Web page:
Pharmacotherapy Improves Function in Patients With Narcolepsy in 'Real-World' Setting

Pharmacotherapy Improves Function in Patients With Narcolepsy in ‘Real-World’ Setting
Pharmacotherapy Improves Function in Patients With Narcolepsy in ‘Real-World’ Setting

SEATTLE, WA—Pharmacotherapy improves multiple domains of functioning in patients with central disorders of hypersomnolence (CDH) in a “real-world” tertiary care setting, according to data presented at SLEEP 2015.

Currently, therapy for CDH—which includes narcolepsy, idiopathic hypersomnias (IH), and hypersomnia due to other conditions—is “purely symptomatic and treatment effects are sparse,” noted lead study author Chunmei Cui, MD, of the Cleveland Clinic's Sleep Disorders Center in Cleveland, OH.

To investigate the impact of treatment of CDH on functional status, Dr. Cui and colleagues queried the Cleveland Clinic electronic medical record for ICD-9 diagnoses of narcolepsy and IH from 2008–2010. A total of 95 subjects aged ≥18 years old who had completed Sleep Disorders Center patient-reported outcomes (PROs) at baseline and at least six months later were included in the analysis.

The PROs were obtained through the Clinic's electronic data collection system and included the Epworth Sleepiness Scale (ESS), Fatigue Severity Scale (FSS0), Functional Outcomes of Sleep Questionnaire (FOSQ), and Patient Health Questionnaire-9 (PHQ9); also recorded was total sleep time, in hours.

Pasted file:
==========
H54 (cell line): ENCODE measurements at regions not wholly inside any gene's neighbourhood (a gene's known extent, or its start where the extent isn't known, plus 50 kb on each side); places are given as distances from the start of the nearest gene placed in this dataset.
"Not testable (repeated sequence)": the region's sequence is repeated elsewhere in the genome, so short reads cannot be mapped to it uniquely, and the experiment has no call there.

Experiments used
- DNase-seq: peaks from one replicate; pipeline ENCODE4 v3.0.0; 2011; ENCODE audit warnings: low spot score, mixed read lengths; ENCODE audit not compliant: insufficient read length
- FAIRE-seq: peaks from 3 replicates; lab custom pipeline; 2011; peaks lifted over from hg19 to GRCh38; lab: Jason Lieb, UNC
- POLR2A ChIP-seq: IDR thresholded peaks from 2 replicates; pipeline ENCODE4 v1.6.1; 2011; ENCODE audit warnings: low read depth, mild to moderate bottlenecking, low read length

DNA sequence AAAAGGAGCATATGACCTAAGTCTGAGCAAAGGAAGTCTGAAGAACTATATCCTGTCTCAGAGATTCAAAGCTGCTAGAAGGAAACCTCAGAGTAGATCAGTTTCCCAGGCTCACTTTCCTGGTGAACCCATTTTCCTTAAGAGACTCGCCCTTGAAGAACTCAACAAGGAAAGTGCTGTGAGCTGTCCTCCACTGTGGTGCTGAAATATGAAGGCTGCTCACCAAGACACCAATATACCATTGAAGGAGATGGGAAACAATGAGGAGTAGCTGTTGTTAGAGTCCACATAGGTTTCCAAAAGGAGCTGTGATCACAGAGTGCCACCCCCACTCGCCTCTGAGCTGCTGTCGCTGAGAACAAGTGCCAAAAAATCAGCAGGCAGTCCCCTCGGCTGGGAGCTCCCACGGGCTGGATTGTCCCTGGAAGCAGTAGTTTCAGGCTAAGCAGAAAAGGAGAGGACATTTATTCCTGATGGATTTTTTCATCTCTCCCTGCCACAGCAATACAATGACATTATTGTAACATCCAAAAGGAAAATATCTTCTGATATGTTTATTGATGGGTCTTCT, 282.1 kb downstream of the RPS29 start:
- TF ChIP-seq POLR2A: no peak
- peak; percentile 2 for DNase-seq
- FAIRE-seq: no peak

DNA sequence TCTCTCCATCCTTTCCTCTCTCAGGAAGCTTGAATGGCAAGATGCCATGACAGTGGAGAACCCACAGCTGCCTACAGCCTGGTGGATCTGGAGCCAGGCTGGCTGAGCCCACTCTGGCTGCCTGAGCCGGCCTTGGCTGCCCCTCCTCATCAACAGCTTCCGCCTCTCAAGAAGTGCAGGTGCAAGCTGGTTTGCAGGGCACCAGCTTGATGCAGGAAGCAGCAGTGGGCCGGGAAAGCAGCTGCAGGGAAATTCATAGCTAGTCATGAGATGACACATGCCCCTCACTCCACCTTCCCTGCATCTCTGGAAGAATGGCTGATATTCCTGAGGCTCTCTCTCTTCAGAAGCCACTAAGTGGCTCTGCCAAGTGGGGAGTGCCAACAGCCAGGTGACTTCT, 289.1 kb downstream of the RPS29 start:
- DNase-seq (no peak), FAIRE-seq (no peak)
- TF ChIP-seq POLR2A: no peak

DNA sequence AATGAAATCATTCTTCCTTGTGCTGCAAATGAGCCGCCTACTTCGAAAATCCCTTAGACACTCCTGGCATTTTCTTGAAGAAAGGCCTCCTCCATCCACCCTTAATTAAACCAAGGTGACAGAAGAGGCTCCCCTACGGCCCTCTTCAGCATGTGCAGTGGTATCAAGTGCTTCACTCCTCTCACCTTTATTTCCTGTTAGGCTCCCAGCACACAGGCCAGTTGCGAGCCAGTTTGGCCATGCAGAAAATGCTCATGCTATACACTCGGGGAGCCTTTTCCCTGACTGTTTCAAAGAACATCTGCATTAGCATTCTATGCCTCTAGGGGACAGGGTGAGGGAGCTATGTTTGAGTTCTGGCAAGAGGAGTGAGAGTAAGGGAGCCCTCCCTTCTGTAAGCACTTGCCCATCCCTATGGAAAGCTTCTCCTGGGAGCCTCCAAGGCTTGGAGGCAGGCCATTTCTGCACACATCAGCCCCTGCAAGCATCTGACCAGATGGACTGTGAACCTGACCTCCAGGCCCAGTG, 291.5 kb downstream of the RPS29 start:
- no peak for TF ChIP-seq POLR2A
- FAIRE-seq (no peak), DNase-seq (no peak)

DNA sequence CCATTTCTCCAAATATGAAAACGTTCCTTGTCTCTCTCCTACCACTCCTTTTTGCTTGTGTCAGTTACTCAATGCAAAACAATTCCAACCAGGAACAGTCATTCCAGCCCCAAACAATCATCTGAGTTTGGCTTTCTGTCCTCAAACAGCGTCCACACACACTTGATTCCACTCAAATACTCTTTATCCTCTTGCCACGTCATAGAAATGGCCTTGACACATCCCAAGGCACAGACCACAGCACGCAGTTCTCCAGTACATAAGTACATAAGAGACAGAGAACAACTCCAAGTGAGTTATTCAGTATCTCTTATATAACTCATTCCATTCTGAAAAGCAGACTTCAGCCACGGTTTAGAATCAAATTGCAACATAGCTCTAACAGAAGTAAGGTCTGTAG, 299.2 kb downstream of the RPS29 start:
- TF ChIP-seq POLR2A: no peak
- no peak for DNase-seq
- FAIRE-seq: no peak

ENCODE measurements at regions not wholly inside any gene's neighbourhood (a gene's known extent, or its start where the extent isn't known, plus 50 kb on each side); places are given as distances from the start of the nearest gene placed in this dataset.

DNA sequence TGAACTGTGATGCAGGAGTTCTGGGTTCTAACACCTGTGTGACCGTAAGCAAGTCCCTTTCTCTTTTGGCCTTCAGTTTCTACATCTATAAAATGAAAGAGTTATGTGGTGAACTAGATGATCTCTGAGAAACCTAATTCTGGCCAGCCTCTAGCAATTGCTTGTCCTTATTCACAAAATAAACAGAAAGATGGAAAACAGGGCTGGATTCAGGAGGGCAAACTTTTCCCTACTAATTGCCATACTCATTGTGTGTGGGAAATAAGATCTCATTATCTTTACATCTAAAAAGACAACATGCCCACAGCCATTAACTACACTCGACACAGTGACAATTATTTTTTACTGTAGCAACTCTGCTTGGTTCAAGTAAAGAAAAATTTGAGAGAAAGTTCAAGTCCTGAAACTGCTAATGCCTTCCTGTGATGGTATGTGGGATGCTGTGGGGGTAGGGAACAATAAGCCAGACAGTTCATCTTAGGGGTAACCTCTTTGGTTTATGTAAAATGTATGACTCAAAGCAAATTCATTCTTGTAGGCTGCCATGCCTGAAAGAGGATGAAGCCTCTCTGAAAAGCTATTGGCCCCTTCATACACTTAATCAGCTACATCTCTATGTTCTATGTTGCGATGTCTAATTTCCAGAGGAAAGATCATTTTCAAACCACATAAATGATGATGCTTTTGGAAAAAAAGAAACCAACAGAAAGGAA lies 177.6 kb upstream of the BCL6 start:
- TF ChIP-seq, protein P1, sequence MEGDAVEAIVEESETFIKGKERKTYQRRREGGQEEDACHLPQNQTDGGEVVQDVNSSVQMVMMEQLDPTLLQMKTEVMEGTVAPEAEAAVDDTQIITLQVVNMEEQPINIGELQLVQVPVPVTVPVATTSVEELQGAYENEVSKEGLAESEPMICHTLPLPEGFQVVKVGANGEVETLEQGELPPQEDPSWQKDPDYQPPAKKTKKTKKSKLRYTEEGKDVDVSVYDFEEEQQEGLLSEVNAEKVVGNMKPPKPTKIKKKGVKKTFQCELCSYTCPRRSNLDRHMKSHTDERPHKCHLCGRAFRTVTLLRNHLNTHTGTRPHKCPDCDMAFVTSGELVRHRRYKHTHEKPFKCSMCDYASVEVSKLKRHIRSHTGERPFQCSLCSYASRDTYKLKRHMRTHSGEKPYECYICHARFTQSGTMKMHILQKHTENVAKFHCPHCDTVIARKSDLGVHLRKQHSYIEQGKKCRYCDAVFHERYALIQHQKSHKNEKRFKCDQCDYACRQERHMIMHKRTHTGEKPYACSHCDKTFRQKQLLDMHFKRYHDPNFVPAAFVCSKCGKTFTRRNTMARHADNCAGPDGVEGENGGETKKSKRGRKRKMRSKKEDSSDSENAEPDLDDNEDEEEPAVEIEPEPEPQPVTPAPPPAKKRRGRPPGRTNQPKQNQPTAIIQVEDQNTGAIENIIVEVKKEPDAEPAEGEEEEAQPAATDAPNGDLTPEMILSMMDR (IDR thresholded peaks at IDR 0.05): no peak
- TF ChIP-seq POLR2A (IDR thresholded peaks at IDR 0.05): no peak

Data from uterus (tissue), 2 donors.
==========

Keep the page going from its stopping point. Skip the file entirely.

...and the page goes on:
“Electronic medical record review collected demographic data and CDH pharmacotherapy at each time point,” Dr. Cui noted.

Of the 95 patients, 42 had IH and 53 had narcolepsy; 28.4% were male, 44.2% had sleep apnea, 64.4% were using CPAP, 8.5% were taking medication, and 26.3% had comorbid depression. At baseline, 28 patients were newly treated and 67 were on medication. At follow-up, among the newly treated group, 24 were on monotherapy and four were on polytherapy; in the group on medication, four were taking no medication; 33, monotherapy; and 30, polytherapy.

Mean changes in ESS, FSS, and FOSQ were higher, but not statistically significant, in those with medication change and not statistically significant between mono- and polytherapy groups. Compared with IH, patients with narcolepsy were more likely to use polytherapy at follow-up and to have changed to polytherapy (52.8% vs. 14.3%, P<0.001 for both). Addition of sodium oxybate was associated with reduction in other medications in 40.7% of those with narcolepsy, who also experienced a greater reduction in ESS compared with other treatments.

“These clinic-based effectiveness data enhance existing clinical trial data demonstrating reduced sleepiness in narcolepsy,” Dr. Cui concluded.